As I head off into the sunset after forty years in the legal profession, mostly in the practice of family law, I have the opportunity to reflect on so much that has changed during those four decades.

A little bit of history

Qualifying in 1980, my first position was as a Court Assistant with Warner & Co. There were very few specialists in any discipline at that time and I had to take on the complete panoply of court work including large amounts of divorce work (mostly involving domestic abuse), personal injury work, industrial tribunals, licensing and breach of contract. I was also involved with a lot of criminal work, and it is perhaps indicative of a different era, that only seven weeks after getting my practising certificate, I was sent up to conduct a Sheriff and Jury trial on my own without counsel. I duly secured an acquittal but when I look back, it was scary stuff!

After 12 years at Warners, 10 of them as partner, I took the decision to set up my own firm, Loudons WS, specialising in divorce, personal injury and crime. It was only in 1996 that the decision was taken to focus purely on family law and became the second niche family law practice in Scotland at that time. Five years later, I was asked to join Turcan Connell to establish a family law team, which has gone from strength to strength over the last 18 years.

Changing times

It’s hard to believe that back in 1980 all divorce cases had to be raised in the Court of Session, and even if your office was as close as Musselburgh or Dalkeith, you had to instruct an Edinburgh firm to conduct the Court of Session proceedings. Ridiculous! There were a number of firms which existed almost entirely to provide correspondent divorce services for firms elsewhere in Scotland. All written and verbal pleading had to be done by Counsel and the cost of a Summons was £15 plus VAT!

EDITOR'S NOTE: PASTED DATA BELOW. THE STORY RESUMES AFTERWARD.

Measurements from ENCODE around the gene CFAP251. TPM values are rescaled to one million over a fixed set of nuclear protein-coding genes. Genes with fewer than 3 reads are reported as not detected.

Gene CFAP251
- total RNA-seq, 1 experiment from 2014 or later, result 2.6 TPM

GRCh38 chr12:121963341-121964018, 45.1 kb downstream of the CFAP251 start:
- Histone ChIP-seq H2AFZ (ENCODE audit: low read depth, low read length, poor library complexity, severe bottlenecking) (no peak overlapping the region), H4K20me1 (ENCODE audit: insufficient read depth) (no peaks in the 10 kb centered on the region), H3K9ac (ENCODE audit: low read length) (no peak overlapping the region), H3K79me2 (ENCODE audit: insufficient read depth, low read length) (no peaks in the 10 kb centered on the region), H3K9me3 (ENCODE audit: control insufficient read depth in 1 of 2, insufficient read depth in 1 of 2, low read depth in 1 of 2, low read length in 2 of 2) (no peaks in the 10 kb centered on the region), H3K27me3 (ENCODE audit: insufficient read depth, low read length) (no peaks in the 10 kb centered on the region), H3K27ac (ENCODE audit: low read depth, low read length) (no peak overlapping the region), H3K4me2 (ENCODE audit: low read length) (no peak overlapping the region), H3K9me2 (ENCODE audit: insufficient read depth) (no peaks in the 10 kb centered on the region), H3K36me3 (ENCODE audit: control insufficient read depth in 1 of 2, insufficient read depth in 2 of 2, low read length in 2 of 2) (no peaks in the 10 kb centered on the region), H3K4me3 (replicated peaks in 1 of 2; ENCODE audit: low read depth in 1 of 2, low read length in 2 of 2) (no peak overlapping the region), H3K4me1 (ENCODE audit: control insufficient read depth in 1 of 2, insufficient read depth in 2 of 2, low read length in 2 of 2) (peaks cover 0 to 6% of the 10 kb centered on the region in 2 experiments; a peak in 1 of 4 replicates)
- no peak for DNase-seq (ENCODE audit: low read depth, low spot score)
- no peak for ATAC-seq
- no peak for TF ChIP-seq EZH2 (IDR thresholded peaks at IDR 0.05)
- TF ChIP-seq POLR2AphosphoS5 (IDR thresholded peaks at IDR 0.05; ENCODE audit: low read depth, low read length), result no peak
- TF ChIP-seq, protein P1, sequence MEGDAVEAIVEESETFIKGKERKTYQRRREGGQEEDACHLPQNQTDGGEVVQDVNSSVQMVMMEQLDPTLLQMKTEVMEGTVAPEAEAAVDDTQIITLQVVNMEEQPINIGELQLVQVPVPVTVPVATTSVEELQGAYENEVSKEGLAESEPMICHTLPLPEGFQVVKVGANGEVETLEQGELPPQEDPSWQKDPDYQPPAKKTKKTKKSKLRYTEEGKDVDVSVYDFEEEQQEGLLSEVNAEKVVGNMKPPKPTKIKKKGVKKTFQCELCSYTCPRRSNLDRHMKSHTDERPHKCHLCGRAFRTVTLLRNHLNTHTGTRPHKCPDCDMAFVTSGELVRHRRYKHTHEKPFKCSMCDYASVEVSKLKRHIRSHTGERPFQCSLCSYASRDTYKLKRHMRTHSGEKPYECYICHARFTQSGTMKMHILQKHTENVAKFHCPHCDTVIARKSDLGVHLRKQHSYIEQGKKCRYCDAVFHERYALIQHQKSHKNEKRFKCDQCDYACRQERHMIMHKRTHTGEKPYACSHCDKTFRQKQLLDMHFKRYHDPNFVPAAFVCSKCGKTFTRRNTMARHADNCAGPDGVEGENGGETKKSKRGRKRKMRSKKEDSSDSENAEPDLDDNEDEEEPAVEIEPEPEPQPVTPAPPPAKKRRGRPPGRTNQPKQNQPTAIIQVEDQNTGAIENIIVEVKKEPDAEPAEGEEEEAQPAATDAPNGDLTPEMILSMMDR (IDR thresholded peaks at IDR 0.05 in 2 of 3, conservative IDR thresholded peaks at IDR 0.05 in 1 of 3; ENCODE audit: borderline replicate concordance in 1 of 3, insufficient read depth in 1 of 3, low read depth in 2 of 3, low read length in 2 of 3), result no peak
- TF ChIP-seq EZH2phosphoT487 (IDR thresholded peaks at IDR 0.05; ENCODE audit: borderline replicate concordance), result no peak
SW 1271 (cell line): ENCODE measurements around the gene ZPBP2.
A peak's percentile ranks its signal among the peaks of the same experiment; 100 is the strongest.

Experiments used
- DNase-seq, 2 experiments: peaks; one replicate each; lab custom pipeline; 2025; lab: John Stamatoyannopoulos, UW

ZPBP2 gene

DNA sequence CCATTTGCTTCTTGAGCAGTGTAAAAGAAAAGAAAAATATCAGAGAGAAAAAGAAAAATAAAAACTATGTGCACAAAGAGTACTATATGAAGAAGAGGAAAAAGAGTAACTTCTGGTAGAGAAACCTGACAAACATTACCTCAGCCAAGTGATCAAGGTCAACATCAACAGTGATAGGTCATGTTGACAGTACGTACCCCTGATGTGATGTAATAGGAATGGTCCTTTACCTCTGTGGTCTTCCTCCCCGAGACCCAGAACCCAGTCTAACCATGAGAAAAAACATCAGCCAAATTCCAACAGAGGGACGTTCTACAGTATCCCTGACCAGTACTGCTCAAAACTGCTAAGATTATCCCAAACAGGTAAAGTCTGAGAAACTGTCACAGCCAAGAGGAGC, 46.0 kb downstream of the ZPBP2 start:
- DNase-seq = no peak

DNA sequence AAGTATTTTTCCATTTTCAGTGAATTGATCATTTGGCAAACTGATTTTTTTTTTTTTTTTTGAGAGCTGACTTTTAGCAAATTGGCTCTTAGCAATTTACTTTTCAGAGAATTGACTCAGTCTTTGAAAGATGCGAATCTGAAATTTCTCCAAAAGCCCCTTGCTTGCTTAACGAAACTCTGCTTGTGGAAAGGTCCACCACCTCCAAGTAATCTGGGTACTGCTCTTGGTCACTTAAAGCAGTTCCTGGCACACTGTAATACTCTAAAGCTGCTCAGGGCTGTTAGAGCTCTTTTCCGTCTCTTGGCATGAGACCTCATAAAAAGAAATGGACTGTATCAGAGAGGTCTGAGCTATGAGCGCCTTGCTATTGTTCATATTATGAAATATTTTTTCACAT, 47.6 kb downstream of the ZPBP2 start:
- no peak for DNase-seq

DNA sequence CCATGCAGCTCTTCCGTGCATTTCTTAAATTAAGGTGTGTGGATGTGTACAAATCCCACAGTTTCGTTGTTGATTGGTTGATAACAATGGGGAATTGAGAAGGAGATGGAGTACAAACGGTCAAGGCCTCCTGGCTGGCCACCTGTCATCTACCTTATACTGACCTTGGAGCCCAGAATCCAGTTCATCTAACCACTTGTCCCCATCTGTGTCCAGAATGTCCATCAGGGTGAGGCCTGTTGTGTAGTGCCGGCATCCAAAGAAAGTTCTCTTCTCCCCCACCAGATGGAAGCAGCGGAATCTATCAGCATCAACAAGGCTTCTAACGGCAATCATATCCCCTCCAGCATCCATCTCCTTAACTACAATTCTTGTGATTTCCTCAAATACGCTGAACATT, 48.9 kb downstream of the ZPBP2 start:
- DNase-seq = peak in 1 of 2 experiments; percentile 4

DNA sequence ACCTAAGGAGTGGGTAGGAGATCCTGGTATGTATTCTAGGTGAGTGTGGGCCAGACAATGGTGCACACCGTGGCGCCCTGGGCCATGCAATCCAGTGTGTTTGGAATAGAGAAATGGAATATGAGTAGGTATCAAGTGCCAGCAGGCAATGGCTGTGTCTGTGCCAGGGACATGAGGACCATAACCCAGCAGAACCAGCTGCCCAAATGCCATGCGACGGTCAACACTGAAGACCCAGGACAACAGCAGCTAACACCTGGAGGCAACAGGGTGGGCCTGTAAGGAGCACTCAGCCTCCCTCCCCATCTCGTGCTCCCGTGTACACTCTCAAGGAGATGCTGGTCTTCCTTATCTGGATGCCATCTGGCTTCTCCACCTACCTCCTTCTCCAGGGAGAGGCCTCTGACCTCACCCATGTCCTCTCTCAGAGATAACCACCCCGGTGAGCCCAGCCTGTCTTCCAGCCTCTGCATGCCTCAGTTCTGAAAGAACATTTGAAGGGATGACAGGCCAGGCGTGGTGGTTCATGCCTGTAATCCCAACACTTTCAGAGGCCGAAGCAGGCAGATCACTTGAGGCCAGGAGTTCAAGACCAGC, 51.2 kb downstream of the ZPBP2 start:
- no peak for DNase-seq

The advent of sheriff court divorce represented a sea change in procedure but the substantive law of divorce was largely undeveloped and it was difficult to settle cases with no real guidance from past cases as to what represented fair or reasonable financial provision. The introduction of the Family Law (Scotland) Act 1985 changed all of that, and although it took a number of years for the law to settle down – and indeed it’s still developing – practitioners gradually came to have much clearer guidance from caselaw to help them in assessing what would represent a fair settlement. As a result, those of us who were practising family law on a regular basis were able to develop a culture where resolution of financial issues by way of negotiation became very much the norm. We also developed a culture of “joint meetings” which allowed spouses to sit round the table with their solicitors to thrash out a deal.  I was very proud to be in the forefront of that movement.

On the child law front, when I started out a very significant number of cases began with a “custody battle”. The courts generally insisted that one parent should be awarded custody with the other exercising access usually confined to every second weekend. The Children (Scotland) Act 1995 gradually brought about a most welcome evolution in the attitude of parents to childcare arrangements post separation, to the extent that we rarely now become involved in a dispute about a child’s residence and shared care arrangements are very much the norm.

There’s always room for improvement

Regrettably, over the last few years, I’ve observed an increasing reluctance on the part of practitioners to seek early resolution of cases by way of negotiation. Litigation, which should be a last resort, has become more prevalent again. I do hope that that trend can be reversed.

The most satisfying cases for me have always been those in which at the conclusion of the divorce, the parties have either retained their respect for each other or have had it restored. There are never really any winners in a litigated divorce action because even the seemingly successful spouse will have endured years of trauma while the litigation unfolds and will generally be worse off financially whatever the result.

The next generation

I’m delighted that the Family Law team at Turcan Connell comprises solicitors of the very highest calibre, and I leave to enjoy my retirement knowing that the next generation are in the very best of hands.